As I began the thin volume, I was a little disappointed. It read like an academic writing a children's book: well plotted, but without any levity, charm or prosaic interludes. It is not aiming to be a classic in children's literature, but a moralistic allegory.
But what a clever allegory it is. While on the surface it is a retelling of the legend of St. Francis and the wolf, it goes far beyond that into the motivations of evil and criminals, and how one can transform them through love and acceptance. While I found a couple of the turns a bit too quick, I think the bravery of both Francis and the wolf and their unique approach to evil is excellent and full of hope.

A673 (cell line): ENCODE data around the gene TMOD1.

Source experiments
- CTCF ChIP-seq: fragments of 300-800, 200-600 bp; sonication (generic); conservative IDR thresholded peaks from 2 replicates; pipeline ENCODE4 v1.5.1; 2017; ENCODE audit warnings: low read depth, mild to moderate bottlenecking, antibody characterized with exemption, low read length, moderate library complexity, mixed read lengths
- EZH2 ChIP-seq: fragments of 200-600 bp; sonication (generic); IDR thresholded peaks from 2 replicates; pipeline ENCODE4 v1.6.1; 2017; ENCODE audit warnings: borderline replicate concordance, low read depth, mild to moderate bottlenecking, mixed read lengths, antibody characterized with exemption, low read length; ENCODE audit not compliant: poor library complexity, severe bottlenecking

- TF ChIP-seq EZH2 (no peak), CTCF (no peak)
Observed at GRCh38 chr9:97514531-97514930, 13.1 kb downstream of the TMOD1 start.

All my children are grown (thank God), but I wish that at least one were small that I could read this book to them and to get their opinion. So I challenge you: get a copy of this book, spend a few evenings reading it to your elementary-school-age child and then discuss it with them:
When someone is attacking us, how should we respond to them?
How did Francis respond to the wolf?
Do you think that's a good way to deal with bad people?
Then let me know if your child was engaged enough to respond to the story. I'm curious.